Saturday, 4 March 2017

10 Unusual Town Names

This week the Charles Fudgemuffin blog takes a look at towns and villages with weird names.  The towns are from all around the world, and despite their unsual names, they're all real places...

Na na na na na na na na...

1) Batman


As well as being the alter ego of [spoiler alert] Bruce Wayne, Batman is also the name of a town in Turkey.

Amusingly, back in 2008 the mayor of Batman threatened to sue Warner Bros for not asking his permission to use the name Batman in the movie 'The Dark Knight'.  I'm no expert on copyright law, but here are two facts which may explain why the mayor of Batman never actually went through with his legal threat...

* Batman first appeared in Detective Comics 27 published in May 1939.
* The town of Batman was previously called Iluh.  It's name wasn't changed to Batman until the 1950s.



2) Boring


The town of Boring in Oregon is twinned with the town of Dull in Scotland.  It's also twinned with the town of Bland in Australia.



A hospital, pictured above.
I'm not sure where it's located, but it's definitely not in Hospital!

3) Hospital


Hospital is a town in Ireland.  If you visit though, make sure you don't get ill because ironically, the town of Hospital doesn't have a hospital!



4) Half.com


The town of Half.com was originally called Halfway (and has now reverted to its original name), but for a year it changed its name to half.com as a publicity stunt for a company of the same name.  In return for the name change, the town received $110,000, twenty computers for the school and other benefits.  The original name of Halfway was chosen because the town is almost exactly halfway between the equator and the North Pole.



Cool by name.  Sweltering by nature.

5) Cool


Cool is a small community in California with a population of 4,100.  Ironically, the town of Cool has summer temperatures in the very not cool range of 24C to 40C!  So it's Cool by name, uncool by nature.



6) Å


There are eight villages in Norway with the long-winded name of ... Å.

The reason for so many villages being given the unimaginitive name Å is because in many Scandinavian languages Å is the word for a stream or a brook, so presumably all of the villages named Å are near to streams.



7) Hell


Hell is the name of another village in Norway which used to host a music festival.  However, the festival went bankrupt in 2007 due to falling attendance numbers.  So apparently it seems the people of Norway must be good people because not many people go to Hell in Norway.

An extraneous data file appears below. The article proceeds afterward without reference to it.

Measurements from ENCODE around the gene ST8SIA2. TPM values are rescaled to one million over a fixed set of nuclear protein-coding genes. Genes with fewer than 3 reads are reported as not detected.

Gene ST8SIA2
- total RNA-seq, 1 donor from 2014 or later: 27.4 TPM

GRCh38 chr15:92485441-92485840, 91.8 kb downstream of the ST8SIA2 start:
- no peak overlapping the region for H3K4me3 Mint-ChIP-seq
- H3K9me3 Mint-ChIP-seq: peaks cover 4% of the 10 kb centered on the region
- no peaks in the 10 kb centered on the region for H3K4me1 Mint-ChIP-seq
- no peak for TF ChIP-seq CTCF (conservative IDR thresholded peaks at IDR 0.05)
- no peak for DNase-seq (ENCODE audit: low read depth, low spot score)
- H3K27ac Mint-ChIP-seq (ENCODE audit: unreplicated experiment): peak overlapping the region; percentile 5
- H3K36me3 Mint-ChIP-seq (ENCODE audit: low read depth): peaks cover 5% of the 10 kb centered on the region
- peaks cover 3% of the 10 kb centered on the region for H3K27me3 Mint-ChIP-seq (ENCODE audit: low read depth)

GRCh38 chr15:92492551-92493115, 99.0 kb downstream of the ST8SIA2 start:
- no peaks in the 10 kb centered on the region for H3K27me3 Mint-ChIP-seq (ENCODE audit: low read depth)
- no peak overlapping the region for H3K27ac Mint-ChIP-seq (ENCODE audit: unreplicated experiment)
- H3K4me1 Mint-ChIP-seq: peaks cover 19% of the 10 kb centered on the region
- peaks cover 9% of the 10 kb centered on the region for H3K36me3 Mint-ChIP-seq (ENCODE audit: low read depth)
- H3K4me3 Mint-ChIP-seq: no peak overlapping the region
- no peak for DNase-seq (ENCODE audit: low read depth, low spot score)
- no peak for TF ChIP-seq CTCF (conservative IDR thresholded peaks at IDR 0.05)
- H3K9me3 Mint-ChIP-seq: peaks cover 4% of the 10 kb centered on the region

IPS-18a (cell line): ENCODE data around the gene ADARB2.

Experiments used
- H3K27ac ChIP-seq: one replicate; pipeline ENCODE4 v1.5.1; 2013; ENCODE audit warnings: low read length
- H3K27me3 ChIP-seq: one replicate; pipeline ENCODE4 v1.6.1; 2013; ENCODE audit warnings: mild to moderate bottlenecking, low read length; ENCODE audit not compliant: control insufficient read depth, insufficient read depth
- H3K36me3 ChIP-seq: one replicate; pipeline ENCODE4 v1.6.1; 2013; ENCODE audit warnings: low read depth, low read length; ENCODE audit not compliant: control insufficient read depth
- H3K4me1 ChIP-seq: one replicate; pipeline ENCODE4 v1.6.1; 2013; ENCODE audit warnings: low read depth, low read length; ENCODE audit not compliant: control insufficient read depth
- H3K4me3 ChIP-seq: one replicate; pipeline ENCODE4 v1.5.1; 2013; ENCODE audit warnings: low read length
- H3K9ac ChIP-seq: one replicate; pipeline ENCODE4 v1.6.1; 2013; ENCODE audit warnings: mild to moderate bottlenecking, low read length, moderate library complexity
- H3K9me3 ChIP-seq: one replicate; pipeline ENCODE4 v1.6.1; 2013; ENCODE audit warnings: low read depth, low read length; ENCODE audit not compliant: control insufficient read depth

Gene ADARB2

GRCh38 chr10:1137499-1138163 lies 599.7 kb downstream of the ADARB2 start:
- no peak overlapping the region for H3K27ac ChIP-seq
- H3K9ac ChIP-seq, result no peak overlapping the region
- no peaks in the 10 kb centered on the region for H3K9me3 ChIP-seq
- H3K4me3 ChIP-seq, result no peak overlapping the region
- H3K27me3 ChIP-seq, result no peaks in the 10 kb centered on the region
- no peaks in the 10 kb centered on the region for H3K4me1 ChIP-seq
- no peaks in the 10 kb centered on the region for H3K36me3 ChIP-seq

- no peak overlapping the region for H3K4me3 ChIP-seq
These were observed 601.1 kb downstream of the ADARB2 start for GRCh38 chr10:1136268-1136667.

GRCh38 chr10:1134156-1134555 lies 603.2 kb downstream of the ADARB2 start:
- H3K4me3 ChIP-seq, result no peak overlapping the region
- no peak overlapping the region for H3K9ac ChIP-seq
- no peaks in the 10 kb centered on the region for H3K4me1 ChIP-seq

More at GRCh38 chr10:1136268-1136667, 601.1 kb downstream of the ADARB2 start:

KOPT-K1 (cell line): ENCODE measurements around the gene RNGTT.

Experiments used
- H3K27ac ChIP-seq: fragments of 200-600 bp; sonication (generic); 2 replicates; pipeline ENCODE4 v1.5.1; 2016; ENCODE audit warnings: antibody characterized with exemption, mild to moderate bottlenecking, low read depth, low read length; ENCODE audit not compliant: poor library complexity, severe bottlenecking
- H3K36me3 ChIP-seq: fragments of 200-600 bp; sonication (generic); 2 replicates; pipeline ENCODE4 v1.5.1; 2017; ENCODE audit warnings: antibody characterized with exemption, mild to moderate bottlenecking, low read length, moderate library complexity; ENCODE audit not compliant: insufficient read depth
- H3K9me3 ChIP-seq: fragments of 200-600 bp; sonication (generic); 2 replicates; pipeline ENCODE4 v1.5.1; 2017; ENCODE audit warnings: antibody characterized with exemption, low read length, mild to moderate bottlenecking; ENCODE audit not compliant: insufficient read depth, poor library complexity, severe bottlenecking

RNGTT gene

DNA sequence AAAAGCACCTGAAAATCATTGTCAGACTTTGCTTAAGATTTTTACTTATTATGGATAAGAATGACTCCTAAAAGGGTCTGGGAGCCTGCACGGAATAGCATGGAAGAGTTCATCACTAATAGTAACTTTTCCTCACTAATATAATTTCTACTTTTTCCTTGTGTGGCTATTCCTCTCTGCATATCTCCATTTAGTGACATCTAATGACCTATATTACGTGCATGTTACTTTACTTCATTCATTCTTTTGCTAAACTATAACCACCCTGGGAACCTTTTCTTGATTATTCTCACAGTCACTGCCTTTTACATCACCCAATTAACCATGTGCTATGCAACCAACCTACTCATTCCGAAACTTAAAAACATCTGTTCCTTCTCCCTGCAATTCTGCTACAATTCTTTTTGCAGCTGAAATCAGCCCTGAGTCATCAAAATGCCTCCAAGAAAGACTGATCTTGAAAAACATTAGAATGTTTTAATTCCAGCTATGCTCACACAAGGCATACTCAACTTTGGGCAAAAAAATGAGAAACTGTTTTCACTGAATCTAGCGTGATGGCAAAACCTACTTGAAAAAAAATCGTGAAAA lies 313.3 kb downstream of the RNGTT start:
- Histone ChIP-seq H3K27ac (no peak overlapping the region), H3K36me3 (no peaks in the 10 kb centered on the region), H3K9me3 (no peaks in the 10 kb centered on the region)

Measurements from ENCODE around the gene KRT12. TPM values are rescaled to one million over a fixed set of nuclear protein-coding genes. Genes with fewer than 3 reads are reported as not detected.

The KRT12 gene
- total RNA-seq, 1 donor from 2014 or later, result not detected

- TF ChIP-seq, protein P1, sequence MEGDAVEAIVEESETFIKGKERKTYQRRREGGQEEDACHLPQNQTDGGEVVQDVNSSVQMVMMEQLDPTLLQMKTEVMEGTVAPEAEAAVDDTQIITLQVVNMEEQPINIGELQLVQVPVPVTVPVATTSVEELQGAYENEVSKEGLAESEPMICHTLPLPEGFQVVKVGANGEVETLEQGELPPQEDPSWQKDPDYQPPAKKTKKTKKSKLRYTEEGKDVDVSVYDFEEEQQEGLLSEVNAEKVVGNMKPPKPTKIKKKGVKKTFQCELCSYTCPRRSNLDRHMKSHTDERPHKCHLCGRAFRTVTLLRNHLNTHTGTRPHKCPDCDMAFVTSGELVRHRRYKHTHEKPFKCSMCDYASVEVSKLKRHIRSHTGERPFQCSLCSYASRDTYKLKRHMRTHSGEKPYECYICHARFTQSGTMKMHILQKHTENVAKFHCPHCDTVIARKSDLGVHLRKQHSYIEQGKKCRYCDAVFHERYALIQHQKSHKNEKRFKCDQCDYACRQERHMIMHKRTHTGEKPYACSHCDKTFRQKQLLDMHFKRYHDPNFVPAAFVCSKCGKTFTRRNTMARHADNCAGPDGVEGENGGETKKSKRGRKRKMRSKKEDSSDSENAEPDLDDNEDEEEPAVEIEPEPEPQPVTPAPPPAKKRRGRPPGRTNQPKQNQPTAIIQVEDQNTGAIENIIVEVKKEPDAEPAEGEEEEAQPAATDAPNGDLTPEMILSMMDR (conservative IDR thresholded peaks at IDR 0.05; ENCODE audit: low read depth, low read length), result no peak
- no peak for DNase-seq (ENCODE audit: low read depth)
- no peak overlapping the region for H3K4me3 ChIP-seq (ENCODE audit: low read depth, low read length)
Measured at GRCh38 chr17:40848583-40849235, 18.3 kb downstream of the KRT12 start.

The Planet Mars.
Photo copyright NASA. Used with kind permisiion. #NotReally

8) Mars, Venus and Moon


Mars, Venus and the Moon are all located in the Solar System.  However, the towns of Mars, Venus and Moon are all located in Pennysylvania in the US.

Actually, Pennysylvania is also located in the Solar System, so I guess that means there are two Mars, two Venus, and two Moons in the Solar System!

N.B. In actual fact there are 173 or 182 moons in the Solar System, depending on whether you count only planetary moons, or also include the moons of dwarf-planets.



9) Zzyzx


Zzyzx may look like it's a made up name, and that's because it is!  The town of Zzyzx was given its made-up name in 1944 by Curtis Howe Springer who claimed it was the last word in the English language.



"Can you tell me where I am?"

10) Lost


Lost is a hamlet in Scotland which may cause some confusion with disorientated visitors...

Visitor: "Excuse me, I'm lost.  Could you tell me where I am?"
Resident: "Lost."
Visitor: "Ha, ha.  Yes, very funny.  But where am I?"
Resident: "Lost."


Footnote: Number 8 featured three towns, so if you want to be pedantic then this article should technically have been called '12 Unusual Town Names'.  That means readers have got two bonus towns for free!

. . . . . . . .

This blog post was written and compiled by Charles Fudgemuffin, author of the ordinarily named alien comedy 'How To Save The World' books, available for kindle from Amazon.  The first book in the series is currently free for UK and US readers.


Please note, the How To Save The World books are not suitable for prudes or squares.

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About The Author

The 'How To Save The World' books
by Charles Fudgemuffin
Charles Fudgemuffin is the author of the alien comedy 'How To Save The World' books which are available for Kindle from Amazon.  The first book in the series is available from the following link:
How To Save The World: An Alien Comedy

As with all Kindle books, you can also download a free sample of the first few chapters.

Please note, the 'How To Save The World' books contain material suitable for ages 18+ and are not recommended for prudes or squares.